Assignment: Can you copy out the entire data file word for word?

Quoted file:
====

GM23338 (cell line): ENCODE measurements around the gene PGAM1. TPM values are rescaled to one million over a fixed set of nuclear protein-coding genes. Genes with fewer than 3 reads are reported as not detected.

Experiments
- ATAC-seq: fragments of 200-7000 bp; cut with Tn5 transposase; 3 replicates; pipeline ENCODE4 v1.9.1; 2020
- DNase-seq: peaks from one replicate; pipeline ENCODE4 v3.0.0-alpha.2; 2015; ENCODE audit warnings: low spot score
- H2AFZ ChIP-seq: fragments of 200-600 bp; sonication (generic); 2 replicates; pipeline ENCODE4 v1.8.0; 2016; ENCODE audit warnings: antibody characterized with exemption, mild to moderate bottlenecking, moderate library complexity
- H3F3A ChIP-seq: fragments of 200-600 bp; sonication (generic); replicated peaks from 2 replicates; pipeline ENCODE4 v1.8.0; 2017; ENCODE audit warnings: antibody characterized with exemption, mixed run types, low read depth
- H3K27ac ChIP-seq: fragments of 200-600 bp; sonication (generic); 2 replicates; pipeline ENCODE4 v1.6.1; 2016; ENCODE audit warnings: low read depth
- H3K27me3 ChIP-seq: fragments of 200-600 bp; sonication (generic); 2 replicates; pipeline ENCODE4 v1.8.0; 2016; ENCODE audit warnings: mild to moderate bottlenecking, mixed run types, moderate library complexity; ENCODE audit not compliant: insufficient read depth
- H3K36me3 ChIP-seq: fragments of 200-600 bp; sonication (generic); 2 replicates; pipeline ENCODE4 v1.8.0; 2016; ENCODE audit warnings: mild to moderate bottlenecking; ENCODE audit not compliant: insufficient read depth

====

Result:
GM23338 (cell line): ENCODE measurements around the gene PGAM1. TPM values are rescaled to one million over a fixed set of nuclear protein-coding genes. Genes with fewer than 3 reads are reported as not detected.

Experiments
- ATAC-seq: fragments of 200-7000 bp; cut with Tn5 transposase; 3 replicates; pipeline ENCODE4 v1.9.1; 2020
- DNase-seq: peaks from one replicate; pipeline ENCODE4 v3.0.0-alpha.2; 2015; ENCODE audit warnings: low spot score
- H2AFZ ChIP-seq: fragments of 200-600 bp; sonication (generic); 2 replicates; pipeline ENCODE4 v1.8.0; 2016; ENCODE audit warnings: antibody characterized with exemption, mild to moderate bottlenecking, moderate library complexity
- H3F3A ChIP-seq: fragments of 200-600 bp; sonication (generic); replicated peaks from 2 replicates; pipeline ENCODE4 v1.8.0; 2017; ENCODE audit warnings: antibody characterized with exemption, mixed run types, low read depth
- H3K27ac ChIP-seq: fragments of 200-600 bp; sonication (generic); 2 replicates; pipeline ENCODE4 v1.6.1; 2016; ENCODE audit warnings: low read depth
- H3K27me3 ChIP-seq: fragments of 200-600 bp; sonication (generic); 2 replicates; pipeline ENCODE4 v1.8.0; 2016; ENCODE audit warnings: mild to moderate bottlenecking, mixed run types, moderate library complexity; ENCODE audit not compliant: insufficient read depth
- H3K36me3 ChIP-seq: fragments of 200-600 bp; sonication (generic); 2 replicates; pipeline ENCODE4 v1.8.0; 2016; ENCODE audit warnings: mild to moderate bottlenecking; ENCODE audit not compliant: insufficient read depth